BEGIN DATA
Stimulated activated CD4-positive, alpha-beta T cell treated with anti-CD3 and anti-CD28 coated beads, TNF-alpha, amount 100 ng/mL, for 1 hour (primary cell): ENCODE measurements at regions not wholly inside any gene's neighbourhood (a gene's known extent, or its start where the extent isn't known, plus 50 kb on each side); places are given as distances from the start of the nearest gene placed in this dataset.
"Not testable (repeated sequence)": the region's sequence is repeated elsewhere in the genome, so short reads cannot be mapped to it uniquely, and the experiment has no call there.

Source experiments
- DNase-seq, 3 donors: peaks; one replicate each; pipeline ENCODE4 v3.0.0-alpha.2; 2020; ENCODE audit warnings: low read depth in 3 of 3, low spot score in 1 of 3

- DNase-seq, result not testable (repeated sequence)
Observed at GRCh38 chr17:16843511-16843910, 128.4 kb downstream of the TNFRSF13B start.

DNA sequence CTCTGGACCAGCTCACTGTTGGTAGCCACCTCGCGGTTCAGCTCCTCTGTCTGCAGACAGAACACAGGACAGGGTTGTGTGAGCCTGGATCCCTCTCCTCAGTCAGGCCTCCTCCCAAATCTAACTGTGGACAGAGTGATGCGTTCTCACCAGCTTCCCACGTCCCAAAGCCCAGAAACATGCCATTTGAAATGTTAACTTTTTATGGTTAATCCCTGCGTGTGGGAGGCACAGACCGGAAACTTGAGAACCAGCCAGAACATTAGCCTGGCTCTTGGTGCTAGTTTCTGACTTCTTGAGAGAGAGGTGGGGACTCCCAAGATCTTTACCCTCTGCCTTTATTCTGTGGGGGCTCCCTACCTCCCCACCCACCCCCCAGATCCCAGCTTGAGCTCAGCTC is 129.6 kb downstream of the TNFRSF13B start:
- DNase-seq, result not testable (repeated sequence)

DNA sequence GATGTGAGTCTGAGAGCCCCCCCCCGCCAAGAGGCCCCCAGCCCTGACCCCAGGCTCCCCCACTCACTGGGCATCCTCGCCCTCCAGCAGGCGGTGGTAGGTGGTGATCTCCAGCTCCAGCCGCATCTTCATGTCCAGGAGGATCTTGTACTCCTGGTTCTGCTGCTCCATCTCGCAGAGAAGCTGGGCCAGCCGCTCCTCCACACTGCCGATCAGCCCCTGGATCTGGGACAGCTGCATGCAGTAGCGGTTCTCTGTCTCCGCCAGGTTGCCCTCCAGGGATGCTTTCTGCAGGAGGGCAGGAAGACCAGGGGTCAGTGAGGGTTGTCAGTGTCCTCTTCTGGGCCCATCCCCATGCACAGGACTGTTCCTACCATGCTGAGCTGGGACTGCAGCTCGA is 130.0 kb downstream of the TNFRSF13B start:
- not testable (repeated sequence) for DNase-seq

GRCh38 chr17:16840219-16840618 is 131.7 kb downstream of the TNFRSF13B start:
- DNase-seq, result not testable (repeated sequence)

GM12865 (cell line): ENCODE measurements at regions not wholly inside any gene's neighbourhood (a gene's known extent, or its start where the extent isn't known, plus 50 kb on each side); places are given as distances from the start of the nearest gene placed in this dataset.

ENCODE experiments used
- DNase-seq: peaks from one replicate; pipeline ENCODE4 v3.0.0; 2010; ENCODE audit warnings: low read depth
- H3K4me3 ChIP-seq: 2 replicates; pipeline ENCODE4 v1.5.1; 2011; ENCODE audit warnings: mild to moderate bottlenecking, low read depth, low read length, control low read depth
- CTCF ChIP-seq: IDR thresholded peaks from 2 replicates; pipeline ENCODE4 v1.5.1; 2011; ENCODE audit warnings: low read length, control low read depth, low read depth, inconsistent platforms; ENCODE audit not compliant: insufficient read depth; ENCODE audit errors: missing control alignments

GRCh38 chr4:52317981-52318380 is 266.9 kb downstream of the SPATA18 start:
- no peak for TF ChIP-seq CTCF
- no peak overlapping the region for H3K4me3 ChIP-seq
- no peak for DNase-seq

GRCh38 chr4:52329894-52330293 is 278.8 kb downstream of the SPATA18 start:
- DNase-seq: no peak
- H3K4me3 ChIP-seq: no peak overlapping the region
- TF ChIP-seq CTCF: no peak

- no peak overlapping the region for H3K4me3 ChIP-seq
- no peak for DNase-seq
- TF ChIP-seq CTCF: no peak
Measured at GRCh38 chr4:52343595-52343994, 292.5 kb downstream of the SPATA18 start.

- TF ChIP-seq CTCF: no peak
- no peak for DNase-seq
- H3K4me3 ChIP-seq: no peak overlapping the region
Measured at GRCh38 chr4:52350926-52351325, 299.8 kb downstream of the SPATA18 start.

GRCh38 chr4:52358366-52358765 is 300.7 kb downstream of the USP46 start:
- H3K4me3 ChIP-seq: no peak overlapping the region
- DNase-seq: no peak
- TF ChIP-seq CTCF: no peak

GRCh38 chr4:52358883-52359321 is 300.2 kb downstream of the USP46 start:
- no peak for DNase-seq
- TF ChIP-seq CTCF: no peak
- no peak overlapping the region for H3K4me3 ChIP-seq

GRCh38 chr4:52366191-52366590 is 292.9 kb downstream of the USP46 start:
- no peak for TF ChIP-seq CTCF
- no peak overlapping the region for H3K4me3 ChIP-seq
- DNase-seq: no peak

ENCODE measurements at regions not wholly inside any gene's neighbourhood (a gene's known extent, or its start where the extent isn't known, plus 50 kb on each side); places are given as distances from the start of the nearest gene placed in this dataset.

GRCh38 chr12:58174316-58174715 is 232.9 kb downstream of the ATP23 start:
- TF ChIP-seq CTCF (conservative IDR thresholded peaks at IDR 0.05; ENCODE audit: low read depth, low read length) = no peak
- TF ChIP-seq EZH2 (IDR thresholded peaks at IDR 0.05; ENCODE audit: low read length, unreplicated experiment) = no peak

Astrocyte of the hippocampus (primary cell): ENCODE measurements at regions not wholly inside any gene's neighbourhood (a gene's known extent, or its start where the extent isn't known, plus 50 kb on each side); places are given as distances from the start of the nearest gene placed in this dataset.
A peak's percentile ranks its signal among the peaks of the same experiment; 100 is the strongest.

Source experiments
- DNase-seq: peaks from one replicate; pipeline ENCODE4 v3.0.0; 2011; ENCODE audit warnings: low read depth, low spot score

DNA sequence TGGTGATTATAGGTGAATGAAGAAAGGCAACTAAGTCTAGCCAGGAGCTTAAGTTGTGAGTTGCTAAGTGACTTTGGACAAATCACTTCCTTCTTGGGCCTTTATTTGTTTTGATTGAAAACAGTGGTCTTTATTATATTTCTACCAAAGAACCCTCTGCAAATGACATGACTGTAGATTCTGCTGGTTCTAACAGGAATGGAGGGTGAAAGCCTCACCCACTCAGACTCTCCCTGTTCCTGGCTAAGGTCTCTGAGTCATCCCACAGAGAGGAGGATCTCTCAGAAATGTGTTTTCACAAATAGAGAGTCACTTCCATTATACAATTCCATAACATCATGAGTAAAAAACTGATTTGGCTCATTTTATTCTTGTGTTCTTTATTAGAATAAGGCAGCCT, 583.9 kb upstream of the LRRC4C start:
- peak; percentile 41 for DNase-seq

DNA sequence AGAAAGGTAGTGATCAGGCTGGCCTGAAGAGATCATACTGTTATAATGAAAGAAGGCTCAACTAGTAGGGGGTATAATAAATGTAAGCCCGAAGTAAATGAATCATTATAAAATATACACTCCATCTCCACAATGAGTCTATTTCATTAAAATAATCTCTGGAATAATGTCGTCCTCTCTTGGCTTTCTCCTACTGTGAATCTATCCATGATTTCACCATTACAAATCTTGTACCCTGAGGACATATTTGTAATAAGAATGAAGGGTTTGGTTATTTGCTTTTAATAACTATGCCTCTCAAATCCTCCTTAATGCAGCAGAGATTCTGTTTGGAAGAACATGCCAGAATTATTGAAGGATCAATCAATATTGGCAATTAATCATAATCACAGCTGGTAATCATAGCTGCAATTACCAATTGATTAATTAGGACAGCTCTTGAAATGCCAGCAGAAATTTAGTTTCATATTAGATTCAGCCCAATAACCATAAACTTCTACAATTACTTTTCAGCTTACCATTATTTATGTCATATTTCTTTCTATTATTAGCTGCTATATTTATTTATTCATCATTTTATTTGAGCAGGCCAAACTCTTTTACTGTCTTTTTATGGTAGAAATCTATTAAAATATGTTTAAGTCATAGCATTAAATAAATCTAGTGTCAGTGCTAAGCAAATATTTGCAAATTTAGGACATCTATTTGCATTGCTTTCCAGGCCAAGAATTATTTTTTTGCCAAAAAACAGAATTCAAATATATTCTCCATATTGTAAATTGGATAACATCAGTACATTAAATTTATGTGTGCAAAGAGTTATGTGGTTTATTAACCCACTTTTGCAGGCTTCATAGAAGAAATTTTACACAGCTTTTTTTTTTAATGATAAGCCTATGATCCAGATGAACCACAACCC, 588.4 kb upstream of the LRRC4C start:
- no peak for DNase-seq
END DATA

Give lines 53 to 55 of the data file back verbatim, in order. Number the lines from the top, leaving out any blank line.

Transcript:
- DNase-seq: peaks from one replicate; pipeline ENCODE4 v3.0.0; 2011; ENCODE audit warnings: low read depth, low spot score

DNA sequence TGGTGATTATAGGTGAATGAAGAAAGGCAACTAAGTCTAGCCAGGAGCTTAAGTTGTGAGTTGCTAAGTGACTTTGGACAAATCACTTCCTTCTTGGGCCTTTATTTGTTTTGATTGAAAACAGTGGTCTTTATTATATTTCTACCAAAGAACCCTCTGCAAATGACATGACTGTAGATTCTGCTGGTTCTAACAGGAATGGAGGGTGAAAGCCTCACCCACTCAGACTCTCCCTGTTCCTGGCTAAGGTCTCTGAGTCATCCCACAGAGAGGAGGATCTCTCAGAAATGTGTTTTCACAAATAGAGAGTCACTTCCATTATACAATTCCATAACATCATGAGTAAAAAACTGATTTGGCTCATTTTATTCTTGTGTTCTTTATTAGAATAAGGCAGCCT, 583.9 kb upstream of the LRRC4C start:
- peak; percentile 41 for DNase-seq